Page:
I have to agree with the Doctor’s assessment. Admittedly, my own life and mental well-being certainly doesn’t affect others the way Dr. Mathews does. I have never held a beating heart in my hands. But in today's frenzied world, even us common folk get overwhelmed and overworked. Thus, in the name of research, and ever seeking to to ease my own tensions, I decided to test out the Doral Forrestal myself, and scheduled a heated stone massage.
* Economy Shmeconomy. I have to say, that when I walked out of that room, I might as well have been drugged. I have never felt so relaxed in my entire life…as proved by the fact that it took all of ten minutes for me to feel so at peace that I fell asleep on the massage table! Regardless of treatment, every client gets full spa service, which includes slippers, robe (which by the way I had to restrain myself from taking home!), lunch, and access to the pool and gym.
My massage lasted 75 minutes, and cost me $165. While my soul kept assuring me it was an experience well worth every penny, I had to wonder, given today’s economic climate, whether this was realistic for the rest of the world - or at least the rest of New Jersey. According to April Chapman, the Forrestal’s Spa Manager, there really has not been much of a difference between this year, and last. The spa’s annual gross revenue fluctuates between $800,000 and $1,000,000, and that does not look to change for 2008. Their day specials keep them booked solid, and this year’s very slight downturn has certainly not been as bad as they expected. Chapman did note that now the trend seems to be group bookings. She feels that people are realizing that spas are not just a luxury, but that as times grow hard, this is the best time for a little relaxation therapy.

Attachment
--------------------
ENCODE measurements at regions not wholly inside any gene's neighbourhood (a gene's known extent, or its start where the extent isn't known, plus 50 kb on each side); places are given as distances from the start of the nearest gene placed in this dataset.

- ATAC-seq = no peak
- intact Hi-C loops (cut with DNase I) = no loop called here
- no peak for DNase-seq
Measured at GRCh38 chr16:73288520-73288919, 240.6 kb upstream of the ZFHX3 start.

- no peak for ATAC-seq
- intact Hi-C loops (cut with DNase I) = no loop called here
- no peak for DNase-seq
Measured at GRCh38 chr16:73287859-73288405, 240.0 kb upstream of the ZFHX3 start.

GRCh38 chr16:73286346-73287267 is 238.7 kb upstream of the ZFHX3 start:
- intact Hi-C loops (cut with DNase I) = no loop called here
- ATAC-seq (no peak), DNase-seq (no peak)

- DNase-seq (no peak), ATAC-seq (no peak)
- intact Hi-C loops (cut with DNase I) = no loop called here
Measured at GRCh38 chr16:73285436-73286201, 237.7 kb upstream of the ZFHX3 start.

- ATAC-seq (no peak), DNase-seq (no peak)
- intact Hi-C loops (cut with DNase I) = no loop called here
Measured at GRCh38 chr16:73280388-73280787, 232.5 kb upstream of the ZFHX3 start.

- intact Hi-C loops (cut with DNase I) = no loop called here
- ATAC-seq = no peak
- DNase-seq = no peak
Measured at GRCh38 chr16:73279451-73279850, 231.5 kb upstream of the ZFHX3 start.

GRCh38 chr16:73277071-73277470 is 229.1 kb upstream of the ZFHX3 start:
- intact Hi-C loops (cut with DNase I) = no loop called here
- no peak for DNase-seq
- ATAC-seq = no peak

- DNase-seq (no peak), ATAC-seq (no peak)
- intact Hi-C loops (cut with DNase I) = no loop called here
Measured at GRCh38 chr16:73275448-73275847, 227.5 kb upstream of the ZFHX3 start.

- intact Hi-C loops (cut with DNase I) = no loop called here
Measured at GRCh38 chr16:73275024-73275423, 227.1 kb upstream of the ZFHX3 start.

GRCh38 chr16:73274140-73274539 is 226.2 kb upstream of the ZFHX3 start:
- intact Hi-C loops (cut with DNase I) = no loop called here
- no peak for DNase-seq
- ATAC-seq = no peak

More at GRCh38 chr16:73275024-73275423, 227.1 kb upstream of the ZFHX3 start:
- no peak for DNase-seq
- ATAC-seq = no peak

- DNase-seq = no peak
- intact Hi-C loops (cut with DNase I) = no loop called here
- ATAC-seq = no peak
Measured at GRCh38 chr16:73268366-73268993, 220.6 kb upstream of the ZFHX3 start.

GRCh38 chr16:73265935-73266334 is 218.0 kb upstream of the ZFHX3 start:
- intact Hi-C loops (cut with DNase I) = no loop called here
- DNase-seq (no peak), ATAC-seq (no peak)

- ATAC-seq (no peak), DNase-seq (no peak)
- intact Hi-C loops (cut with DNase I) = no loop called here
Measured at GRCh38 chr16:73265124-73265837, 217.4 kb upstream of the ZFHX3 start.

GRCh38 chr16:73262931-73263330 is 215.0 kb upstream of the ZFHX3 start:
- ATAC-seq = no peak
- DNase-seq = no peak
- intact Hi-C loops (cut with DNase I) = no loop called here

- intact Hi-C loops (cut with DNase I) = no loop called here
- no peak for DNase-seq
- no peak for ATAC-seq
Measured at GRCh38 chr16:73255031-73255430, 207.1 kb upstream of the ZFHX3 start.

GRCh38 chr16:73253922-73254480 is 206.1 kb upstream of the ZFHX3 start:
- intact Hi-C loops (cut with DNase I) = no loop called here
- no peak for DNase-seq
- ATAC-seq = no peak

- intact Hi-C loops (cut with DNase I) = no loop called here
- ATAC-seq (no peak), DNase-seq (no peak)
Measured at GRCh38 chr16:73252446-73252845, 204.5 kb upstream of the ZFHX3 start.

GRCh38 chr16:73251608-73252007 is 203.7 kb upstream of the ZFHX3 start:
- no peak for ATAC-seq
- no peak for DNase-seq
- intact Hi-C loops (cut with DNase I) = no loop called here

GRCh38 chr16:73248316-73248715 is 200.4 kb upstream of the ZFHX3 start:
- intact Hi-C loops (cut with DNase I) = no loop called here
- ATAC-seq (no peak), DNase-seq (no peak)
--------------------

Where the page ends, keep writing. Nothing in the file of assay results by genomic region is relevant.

At the end of the day, we are all going to take at least some stress home with us. Unless we find a way to magically eliminate paper jams, deadlines, traffic, and well, chaos, stress will always continue to mushroom. For those looking into long-term stress relief, meditation and yoga are excellent options. Personally, I can never manage to clear my mind enough to benefit from either of those things; and taking up a hobby such as gardening just seems to conflict with my dirt phobia. Nope, I’ll take an hour at the spa any day. So the next time the world gets crazy and it sounds like someone is performing a percussion solo in your brain, head for that massage table. Chances are, I’ll be in the next room - tuning out the world and tuning in to myself.
The Spa at Forrestal is located at 100 College Road East, inside the Princeton Marriott Hotel and Conference Center at Forrestal. Appointments are required, and reservations must be made with either a credit card or gift card number by calling the spa at (609) 897-7520 or (877) 289-1152. Biz4
Leanne Philip is a freelance writer living in Princeton. She has contributed to Biz4NJ, including her feature, “Matri-money” which may be found under the “Where Business Meets Culture” section.